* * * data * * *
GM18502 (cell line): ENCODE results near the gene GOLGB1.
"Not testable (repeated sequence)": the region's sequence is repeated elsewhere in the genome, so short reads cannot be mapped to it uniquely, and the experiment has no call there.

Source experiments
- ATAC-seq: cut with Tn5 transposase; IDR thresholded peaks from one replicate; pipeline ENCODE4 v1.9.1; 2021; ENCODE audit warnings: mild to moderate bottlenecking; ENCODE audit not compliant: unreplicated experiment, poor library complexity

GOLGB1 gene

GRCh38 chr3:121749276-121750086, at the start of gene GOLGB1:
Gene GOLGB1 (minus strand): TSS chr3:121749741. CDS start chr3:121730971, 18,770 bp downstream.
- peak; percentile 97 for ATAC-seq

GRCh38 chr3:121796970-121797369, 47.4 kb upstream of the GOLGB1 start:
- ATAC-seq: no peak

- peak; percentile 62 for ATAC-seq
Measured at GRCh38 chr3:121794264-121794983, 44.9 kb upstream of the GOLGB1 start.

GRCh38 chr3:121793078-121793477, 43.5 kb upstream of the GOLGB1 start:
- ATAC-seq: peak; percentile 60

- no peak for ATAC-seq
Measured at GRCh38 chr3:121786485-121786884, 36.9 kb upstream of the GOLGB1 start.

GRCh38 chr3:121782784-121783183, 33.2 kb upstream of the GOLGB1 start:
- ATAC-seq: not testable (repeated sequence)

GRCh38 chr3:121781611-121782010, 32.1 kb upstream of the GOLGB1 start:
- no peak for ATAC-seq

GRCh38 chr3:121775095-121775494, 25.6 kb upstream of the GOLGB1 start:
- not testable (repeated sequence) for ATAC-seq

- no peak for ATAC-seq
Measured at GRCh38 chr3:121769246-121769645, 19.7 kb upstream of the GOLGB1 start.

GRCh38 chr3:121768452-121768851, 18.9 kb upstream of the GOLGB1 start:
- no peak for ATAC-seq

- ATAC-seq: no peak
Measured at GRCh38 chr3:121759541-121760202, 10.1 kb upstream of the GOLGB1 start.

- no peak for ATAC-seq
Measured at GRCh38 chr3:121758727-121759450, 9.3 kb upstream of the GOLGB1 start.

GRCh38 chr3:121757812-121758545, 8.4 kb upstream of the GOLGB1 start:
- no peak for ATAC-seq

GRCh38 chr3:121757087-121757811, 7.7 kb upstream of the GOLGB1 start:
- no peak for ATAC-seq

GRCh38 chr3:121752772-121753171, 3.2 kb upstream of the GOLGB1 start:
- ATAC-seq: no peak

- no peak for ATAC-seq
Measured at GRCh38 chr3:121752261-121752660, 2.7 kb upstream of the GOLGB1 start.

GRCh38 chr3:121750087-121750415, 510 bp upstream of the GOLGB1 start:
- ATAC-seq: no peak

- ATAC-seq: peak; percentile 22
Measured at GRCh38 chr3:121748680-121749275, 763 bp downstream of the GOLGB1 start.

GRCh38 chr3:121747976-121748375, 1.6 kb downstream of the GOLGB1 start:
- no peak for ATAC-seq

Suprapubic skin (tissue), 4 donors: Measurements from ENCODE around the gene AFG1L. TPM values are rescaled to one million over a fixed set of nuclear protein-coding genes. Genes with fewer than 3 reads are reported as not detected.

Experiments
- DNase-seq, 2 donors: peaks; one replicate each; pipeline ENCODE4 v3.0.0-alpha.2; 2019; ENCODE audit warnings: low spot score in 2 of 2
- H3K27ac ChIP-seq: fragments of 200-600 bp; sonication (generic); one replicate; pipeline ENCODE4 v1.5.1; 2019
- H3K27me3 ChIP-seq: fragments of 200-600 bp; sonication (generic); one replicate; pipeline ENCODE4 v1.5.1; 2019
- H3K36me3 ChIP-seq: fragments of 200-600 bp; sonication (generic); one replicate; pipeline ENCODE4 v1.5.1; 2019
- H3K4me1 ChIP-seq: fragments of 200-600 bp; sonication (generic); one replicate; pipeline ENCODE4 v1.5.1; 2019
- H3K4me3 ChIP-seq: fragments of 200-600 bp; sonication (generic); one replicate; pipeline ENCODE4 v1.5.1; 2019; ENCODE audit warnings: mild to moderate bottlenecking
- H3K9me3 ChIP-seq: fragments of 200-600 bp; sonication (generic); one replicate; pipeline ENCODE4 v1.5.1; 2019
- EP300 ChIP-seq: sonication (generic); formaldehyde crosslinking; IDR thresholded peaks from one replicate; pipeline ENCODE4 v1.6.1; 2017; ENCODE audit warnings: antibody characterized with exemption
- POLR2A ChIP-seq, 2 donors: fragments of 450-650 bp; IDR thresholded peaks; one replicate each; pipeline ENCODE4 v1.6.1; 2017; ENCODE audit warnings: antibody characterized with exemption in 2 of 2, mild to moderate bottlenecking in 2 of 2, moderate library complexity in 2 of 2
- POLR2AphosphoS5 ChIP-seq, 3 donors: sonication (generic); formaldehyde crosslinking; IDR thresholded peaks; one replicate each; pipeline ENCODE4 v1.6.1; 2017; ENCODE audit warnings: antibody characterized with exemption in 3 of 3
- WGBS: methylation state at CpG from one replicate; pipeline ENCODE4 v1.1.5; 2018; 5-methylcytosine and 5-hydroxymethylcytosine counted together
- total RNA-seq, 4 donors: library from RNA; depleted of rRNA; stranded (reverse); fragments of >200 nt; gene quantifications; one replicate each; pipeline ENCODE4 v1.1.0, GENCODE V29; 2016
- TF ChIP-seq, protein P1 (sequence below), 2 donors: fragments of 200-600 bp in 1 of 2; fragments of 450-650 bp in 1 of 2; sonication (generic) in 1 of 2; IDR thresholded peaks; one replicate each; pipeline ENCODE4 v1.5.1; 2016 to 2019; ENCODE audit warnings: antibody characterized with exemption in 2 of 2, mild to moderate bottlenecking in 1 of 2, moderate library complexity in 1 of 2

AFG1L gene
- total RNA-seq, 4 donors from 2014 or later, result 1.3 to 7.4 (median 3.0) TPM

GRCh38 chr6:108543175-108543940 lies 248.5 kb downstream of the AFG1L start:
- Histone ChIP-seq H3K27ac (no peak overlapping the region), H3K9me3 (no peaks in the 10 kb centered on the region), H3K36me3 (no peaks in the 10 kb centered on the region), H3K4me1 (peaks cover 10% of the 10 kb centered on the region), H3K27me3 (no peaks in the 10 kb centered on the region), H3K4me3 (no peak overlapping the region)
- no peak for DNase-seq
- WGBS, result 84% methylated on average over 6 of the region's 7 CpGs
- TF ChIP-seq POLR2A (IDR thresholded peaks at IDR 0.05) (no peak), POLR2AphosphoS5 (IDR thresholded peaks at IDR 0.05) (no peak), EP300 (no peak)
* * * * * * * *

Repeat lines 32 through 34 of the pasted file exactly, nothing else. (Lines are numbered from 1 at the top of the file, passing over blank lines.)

- no peak for ATAC-seq

GRCh38 chr3:121757087-121757811, 7.7 kb upstream of the GOLGB1 start:
- no peak for ATAC-seq